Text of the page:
too bad the seller has not figured out how to rotate the photos before posting……

    Like 0
  12. Chinga-Trailer

    Faked Patina!! Particularly the front hood.

    Like 1
    • Beatnik Bedouin

      That’s the 320-grit patina, Hermano… (LOL)

      Like 2
  13. jw454

    The travel cases look too new for the age of the car. They should be the older, brown leather, trapezoid shape IMO. If you’re hell bend on faking a look you need to pay attention to all the details.

    Like 2
  14. Big Mike

    My Dad and Mom had a 67 VW Bug, with the Deluxe package with a soft top, and te added skirts to it, this is not his, but it looks just like it did when they owned it. Dad sold it to a shop customer that taught History at the school I went to, Mr. & Mrs. Maurice drove it all the time. Well for some crazy reason, about 15 years ago, I bought it from their estate, but the they had taken the skirts off of it and lost them. It had been sitting in a shed with a trap over it for years when I bought.
    So I researched and from them at Klassic Car Parts.
    So today I did a quick check and you can still buy them for around $560.00 with shipping. I think I paid a little less 15 years ago.
    I painted them to match the car, and they were on it the day I show it at a swap meet in Iowa, I sometime wish I had kept it, but it looked funny setting in the garage with all the Chevy’s I have, besides the Wife said I had to get rid of something to buy a 63 Chevy Impala SS, that I went to the swap meet to buy besides nobody drove it or didn’t like driving it, so it set most of the time. I think it might have had 75K+ on it and it was running when I sold it to a guy from Kansas. I wonder were it is today, probably in razor blades!!!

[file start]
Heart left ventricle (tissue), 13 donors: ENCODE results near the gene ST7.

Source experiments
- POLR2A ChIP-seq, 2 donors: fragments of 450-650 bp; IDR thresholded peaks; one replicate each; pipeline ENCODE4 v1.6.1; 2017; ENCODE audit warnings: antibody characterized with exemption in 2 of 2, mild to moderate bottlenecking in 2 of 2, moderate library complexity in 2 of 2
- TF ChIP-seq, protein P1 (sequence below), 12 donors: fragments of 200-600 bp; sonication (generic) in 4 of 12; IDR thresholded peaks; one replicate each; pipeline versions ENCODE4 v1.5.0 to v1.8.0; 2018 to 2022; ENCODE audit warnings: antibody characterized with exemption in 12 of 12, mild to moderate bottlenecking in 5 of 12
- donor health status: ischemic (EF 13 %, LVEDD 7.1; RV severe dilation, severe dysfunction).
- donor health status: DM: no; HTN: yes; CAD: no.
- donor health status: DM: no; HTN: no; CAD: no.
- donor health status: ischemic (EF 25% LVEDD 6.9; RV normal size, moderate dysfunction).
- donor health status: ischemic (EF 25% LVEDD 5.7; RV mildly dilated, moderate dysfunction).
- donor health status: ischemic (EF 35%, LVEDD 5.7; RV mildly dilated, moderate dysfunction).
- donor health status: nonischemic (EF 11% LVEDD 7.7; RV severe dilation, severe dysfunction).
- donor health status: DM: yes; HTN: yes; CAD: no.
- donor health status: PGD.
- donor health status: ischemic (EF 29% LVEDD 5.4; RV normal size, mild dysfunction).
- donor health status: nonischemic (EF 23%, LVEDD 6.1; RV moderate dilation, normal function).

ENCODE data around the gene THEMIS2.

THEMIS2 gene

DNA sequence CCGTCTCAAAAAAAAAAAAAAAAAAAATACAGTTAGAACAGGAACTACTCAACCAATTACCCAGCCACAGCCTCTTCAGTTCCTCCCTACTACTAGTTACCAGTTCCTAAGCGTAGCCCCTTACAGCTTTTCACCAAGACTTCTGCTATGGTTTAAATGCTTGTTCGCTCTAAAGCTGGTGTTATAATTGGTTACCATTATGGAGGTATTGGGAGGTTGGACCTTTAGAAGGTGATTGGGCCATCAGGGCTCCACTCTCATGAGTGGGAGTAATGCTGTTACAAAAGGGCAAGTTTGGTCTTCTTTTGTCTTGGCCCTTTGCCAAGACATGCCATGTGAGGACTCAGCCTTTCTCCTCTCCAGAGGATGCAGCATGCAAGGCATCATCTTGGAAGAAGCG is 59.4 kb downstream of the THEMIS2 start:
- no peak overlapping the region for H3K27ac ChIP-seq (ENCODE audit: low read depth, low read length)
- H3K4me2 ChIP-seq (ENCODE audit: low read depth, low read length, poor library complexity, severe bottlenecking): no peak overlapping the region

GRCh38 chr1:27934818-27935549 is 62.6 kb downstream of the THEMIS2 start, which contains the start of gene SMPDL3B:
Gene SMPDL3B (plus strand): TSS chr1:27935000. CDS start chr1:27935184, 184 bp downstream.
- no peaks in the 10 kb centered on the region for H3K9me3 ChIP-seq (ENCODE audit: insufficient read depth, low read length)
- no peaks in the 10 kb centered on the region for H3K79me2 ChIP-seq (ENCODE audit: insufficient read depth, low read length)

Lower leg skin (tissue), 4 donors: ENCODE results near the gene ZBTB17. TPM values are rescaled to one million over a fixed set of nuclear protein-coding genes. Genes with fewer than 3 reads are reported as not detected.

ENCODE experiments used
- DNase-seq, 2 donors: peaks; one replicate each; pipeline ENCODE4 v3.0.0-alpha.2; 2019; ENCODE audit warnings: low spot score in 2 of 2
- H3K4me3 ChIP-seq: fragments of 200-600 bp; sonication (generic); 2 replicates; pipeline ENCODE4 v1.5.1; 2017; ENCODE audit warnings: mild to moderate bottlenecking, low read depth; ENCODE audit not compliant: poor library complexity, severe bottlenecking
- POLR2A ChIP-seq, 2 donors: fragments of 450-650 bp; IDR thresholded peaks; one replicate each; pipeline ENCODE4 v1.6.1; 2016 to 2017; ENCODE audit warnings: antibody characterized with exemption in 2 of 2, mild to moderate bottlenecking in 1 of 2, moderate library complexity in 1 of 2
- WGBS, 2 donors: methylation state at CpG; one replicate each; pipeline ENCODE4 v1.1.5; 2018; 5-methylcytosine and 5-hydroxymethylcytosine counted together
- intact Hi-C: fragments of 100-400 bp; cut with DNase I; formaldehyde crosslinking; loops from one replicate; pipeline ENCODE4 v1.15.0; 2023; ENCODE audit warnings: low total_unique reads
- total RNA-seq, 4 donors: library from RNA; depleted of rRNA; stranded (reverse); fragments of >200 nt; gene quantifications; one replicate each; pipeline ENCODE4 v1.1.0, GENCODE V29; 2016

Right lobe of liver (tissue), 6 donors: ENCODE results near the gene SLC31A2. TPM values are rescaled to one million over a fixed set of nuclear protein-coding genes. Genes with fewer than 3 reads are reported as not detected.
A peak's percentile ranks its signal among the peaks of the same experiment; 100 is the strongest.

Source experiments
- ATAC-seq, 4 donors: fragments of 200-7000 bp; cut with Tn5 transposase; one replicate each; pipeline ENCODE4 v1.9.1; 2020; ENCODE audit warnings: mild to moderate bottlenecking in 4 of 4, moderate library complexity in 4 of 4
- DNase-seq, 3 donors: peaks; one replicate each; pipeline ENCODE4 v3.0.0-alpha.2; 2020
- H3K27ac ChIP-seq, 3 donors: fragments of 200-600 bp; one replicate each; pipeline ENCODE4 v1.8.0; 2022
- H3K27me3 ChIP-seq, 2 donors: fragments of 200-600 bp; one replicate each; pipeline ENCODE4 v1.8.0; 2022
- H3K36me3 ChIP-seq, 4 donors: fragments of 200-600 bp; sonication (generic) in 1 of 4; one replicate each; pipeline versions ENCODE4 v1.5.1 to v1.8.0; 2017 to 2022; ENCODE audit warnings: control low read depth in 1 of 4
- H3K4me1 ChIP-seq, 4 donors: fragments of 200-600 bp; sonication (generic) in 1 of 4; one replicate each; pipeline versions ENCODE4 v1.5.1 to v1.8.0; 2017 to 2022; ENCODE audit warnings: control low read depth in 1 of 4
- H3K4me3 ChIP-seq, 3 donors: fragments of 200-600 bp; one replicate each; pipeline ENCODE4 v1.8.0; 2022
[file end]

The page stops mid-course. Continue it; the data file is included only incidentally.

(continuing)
Like 7
  15. dweezilaz

    Perfect example of fender skirts. Fenders with an actual skirt.

    No “skirted fenders” on old Nashes. Or the short rear wheel wells on 50s and 60s cars. Unless an owner bought a set of fender skirts and attached them, as we see here.

    Like 0
  16. Dickie F

    I love the classic beetle. But I cannot figure out the fascination with roof racks.
    It seems to be used to create a “classic” look.
    I never saw this on any Holliday beetle in the 60s.
    Holiday season we would do our normal road trip in our 59 Desoto. With 5 kids in the back and me the youngest, up front, we were soon bored.
    One of the games we played was spot the beetle. With every 3rd car on the road being a beetle, the game became pretty heated.
    But in all those road trips, not once did I see a beetle with a roof rack, seriously.
    No once.
    So why now ??

    Like 5
  17. lbpa18

    Thumbs up on the oil can and cooler. Thumbs down on the samsonite. Nice car though.

    Like 1
  18. RexFoxMember

    First thing I’d do is toss those silly fender skirts. Then I’d remove the rack and all the junk piled on it. Even with the bigger engine, additional drag is not needed.

    Like 3
  19. Edward

    The seller could get $2K instantly for this multi-year bodied ‘59, but wants to test the market. Only a fool or a naive millionaire would buy it for more.

    Like 0
  20. KevinLee

    I’m not a fan of the trend of painting a car, then sanding half the paint off. I can imagine this bug would look so much nicer with a good paint job in the original color!

    Like 0